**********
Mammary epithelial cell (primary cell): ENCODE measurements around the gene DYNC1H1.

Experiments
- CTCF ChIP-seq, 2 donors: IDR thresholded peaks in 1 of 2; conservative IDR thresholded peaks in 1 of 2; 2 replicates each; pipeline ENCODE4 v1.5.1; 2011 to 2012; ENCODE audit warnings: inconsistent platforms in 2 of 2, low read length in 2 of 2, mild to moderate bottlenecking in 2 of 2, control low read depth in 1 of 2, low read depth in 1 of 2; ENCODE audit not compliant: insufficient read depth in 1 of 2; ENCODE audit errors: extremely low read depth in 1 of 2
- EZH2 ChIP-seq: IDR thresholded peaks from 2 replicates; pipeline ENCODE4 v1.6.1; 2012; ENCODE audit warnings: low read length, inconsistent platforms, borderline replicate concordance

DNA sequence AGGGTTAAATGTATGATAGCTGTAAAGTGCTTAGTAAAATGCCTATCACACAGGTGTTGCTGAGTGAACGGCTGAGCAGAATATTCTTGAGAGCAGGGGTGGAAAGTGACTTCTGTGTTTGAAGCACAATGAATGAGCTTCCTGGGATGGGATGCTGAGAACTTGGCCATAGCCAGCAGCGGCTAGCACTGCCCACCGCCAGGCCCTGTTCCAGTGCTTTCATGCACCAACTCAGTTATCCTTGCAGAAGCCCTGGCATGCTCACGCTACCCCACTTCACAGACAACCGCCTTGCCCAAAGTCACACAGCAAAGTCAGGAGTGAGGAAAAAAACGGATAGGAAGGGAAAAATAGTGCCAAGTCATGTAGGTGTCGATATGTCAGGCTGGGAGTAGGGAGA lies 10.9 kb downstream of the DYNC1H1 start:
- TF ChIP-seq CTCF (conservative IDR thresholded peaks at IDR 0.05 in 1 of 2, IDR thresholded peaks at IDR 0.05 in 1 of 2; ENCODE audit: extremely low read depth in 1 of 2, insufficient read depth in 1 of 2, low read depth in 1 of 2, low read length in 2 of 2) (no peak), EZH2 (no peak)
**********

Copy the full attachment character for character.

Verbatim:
Mammary epithelial cell (primary cell): ENCODE measurements around the gene DYNC1H1.

Experiments
- CTCF ChIP-seq, 2 donors: IDR thresholded peaks in 1 of 2; conservative IDR thresholded peaks in 1 of 2; 2 replicates each; pipeline ENCODE4 v1.5.1; 2011 to 2012; ENCODE audit warnings: inconsistent platforms in 2 of 2, low read length in 2 of 2, mild to moderate bottlenecking in 2 of 2, control low read depth in 1 of 2, low read depth in 1 of 2; ENCODE audit not compliant: insufficient read depth in 1 of 2; ENCODE audit errors: extremely low read depth in 1 of 2
- EZH2 ChIP-seq: IDR thresholded peaks from 2 replicates; pipeline ENCODE4 v1.6.1; 2012; ENCODE audit warnings: low read length, inconsistent platforms, borderline replicate concordance

DNA sequence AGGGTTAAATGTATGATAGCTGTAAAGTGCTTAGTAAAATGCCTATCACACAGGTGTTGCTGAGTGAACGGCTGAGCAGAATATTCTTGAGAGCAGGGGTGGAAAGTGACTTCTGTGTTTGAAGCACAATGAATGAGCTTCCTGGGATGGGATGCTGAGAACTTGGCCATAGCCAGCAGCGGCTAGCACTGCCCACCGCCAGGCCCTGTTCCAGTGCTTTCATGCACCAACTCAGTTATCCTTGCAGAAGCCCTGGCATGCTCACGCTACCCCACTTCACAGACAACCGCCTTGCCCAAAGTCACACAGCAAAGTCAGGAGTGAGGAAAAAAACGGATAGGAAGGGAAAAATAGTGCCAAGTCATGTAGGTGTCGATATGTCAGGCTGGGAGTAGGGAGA lies 10.9 kb downstream of the DYNC1H1 start:
- TF ChIP-seq CTCF (conservative IDR thresholded peaks at IDR 0.05 in 1 of 2, IDR thresholded peaks at IDR 0.05 in 1 of 2; ENCODE audit: extremely low read depth in 1 of 2, insufficient read depth in 1 of 2, low read depth in 1 of 2, low read length in 2 of 2) (no peak), EZH2 (no peak)